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In Defense Of Pulling A Beyonce & Naming Your Kid After Your Own Damn Self

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After months of obsessively refreshing our Instagram feeds and breaking out into hives whenever we got a Beyonce Google alert, the long-awaited Carter-Knowles twins are (allegedly) here. While they are (allegedly) still in the hospital with Beyoncé, (allegedly) receiving treatment for newborn jaundice, they (allegedly) have been named. And because it is not considered appropriate in police society to name your children God and God: The Sequel, Beyoncé's twins' names are (allegedly) Bea and Shawn, Jr.

Assuming early reports of the twins' names are true, it doesn't take a graduate student with an advanced degree in Beyoncé iconography to realize that those names sound, well, a little bit familiar. Shawn, Jr. is clearly an allusion to Shawn Carter, a.k.a. Jay-Z's real name, while Bea (pronounced "Bee") is a reference to Beyoncé's nickname. In short, Beyoncé and Jay-Z very well may have pulled a George Foreman and named the twins after themselves.

Not everyone is happy about this. In fact, many people on Twitter seem to believe that naming a child after yourself is at best unimaginative and at worst the height of narcissism. And yet, there is nothing inherently self-absorbed about naming your offspring after yourself. In fact, there's a long tradition of it in the African-American community — and there's some evidence that it can be beneficial to your kid.

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When we think of kids who have a "Junior" after their names (this trend is, perhaps somewhat uncreatively, referred to as "juniors"), we typically think of a white, upper-class young man wearing an ascot, sipping a martini as he yells at his progyny to hoist up the jib sail, ho. Yet while having a junior or a numeral in your name used to be a hallmark of WASPiness, that's no longer the case. In fact, the trend is on the decline.

"I think that it's become more of a value for people to have every child have an individual name," Dr. Cleveland Evans, a professor of omnastics (literally, the study of names) at Bellevue University, told NBC News in 2009. "There's more emphasis on individualism, [and] there's less pressure to carry on family names than there used to be."

That said, there are a few communities where the tradition of naming a child after yourself is still going strong — and these are communities of color. Evans notes that Latino dads still frequently name their sons after themselves. A 2013 study from the University of Oklahoma determined that patronyms — a.k.a, male names with "junior" or a numeral after the name — are more common in the South, where Beyoncé is from. In this sense, Bey and Jay naming their kids after themselves can be viewed as a way to affirm their connection to their heritage, rather than a manifestation of their narcissism.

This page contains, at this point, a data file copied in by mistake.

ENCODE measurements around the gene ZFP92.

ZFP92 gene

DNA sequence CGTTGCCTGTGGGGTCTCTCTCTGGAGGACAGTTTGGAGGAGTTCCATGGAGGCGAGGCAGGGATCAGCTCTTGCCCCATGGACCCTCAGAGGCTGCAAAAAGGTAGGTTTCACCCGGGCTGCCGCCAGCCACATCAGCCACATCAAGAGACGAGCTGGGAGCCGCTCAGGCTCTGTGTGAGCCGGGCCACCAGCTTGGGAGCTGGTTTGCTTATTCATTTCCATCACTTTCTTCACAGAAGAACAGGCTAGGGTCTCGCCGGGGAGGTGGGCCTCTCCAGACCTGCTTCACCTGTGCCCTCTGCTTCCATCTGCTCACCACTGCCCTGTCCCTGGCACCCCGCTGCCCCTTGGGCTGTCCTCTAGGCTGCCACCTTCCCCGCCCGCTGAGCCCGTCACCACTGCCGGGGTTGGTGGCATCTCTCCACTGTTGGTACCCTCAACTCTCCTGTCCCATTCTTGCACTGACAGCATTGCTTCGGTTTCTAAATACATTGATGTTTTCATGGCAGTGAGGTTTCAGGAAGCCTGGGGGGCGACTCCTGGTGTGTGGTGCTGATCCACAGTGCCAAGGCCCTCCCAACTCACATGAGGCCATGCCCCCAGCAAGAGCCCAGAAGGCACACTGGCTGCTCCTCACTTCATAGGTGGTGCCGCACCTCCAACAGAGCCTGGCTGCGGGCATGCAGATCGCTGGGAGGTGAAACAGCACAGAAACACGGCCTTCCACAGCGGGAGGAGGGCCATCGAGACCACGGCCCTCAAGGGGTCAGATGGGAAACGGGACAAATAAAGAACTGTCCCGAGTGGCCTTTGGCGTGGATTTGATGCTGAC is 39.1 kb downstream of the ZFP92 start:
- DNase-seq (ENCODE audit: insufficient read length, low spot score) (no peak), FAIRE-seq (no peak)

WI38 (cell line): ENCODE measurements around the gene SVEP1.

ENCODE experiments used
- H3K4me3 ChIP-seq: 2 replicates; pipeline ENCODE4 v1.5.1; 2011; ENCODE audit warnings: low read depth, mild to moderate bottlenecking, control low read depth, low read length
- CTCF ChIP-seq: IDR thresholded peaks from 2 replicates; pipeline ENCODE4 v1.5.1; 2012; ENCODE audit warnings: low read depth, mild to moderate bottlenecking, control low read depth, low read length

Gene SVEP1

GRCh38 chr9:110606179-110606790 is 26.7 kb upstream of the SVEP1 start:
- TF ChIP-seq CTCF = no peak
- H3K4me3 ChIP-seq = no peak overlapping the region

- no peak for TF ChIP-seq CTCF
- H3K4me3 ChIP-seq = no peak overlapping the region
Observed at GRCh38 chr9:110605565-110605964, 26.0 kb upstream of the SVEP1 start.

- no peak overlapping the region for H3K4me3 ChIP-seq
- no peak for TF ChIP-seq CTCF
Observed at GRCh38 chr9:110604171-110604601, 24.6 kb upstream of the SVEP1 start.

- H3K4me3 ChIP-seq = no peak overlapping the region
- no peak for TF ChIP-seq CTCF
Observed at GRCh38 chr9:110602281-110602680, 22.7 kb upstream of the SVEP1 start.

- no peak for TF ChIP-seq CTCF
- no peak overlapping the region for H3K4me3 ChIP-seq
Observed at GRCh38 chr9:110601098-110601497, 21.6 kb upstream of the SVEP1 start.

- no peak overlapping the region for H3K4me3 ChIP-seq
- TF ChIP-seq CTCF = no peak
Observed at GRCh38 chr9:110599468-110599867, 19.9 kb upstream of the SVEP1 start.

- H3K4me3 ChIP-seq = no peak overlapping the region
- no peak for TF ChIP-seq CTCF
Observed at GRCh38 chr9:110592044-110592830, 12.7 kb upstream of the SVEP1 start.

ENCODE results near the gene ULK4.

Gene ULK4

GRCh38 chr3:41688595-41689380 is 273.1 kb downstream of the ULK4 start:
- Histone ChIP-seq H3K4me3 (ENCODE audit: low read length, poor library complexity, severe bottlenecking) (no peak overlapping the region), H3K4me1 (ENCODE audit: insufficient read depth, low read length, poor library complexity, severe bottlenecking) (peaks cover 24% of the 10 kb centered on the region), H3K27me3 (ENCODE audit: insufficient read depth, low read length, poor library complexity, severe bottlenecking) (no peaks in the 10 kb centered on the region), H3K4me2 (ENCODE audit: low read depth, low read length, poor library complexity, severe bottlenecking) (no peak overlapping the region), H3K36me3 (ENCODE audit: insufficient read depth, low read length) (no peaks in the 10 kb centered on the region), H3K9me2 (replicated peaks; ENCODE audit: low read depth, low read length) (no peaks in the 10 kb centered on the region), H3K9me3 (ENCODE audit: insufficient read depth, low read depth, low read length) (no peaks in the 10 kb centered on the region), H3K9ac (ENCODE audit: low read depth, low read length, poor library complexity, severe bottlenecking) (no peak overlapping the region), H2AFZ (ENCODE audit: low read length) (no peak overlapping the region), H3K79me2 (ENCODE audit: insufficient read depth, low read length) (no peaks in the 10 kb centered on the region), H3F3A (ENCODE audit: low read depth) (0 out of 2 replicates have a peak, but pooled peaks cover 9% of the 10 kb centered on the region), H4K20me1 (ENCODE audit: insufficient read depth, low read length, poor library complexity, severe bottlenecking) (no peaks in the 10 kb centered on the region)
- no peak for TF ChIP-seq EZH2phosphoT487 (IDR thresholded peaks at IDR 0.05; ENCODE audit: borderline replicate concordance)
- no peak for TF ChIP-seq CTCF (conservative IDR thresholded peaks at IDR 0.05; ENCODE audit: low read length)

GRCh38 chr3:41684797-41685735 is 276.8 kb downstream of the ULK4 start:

There's actually some evidence to suggest that naming your kid after yourself can be a good thing. Some people have reported that sharing the same name as their parent helps instill a sense of familial pride in them and reinforces their connection to their heritage. A 1971 study even found that kids with the Roman numerals II, III, and IV after their names were less likely to develop behavioral problems than kids who didn't (though the same study did find that kids with the word "junior" after their names were more likely to develop behavioral problems, so take that with a grain of salt).

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That said, it's worth noting that the trend of naming your kid after yourself is pretty much exclusively limited to fathers and sons. Because giving your kid a patronym used to be a way to reaffirm the family bloodline, the fact that it's still considered a male-driven trend could be viewed as proof that the patriarchy is still alive and well.

There are a handful of historical examples of women naming their children after themselves, such as Carolina Herrera, Jr. (named after the fashion designer Carolina Herrera) and Anna Eleanor Roosevelt, Jr., the daughter of First Lady Anna Eleanor Roosevelt. While these cases are few and far between, they usually have one thing in common: the mother is a strong, empowered female figure, a description that certainly applies to Beyoncé.

Giving your kid the perfect baby name is a way to immediately communicate to other people what your own values as parents are. And if nothing else, Bey and Jay are masters of self-branding.

Every parent knows that what they name their kid is important: it's essentially the foundation off which other people's impressions of your child are built. But it's also just a question of good self-branding. Because at its core, giving your kid the perfect baby name is a way to immediately communicate to other people what your own values as parents are. And if nothing else, Bey and Jay are masters of self-branding.

If Bey and Jay did, in fact, name their kids after themselves, that's likely neither a show of narcissism nor a gesture to outdated patriarchal norms. Instead, it could be viewed as an affirmation of their heritage, or, in Beyoncé's case, an outright rejection or subversion of gender norms. Are Shawn and Bea as whimsical or poetically cryptic as Blue Ivy (or even as delightfully literal as North West?) Probably not. But don't for a second dismiss or underestimate them. Because as we've learned countless times with every new album release hint we've ignored or pregnancy clues that have been teased on social media, dismissing or underestimating Bey and Jay's self-branding efforts is never a good idea.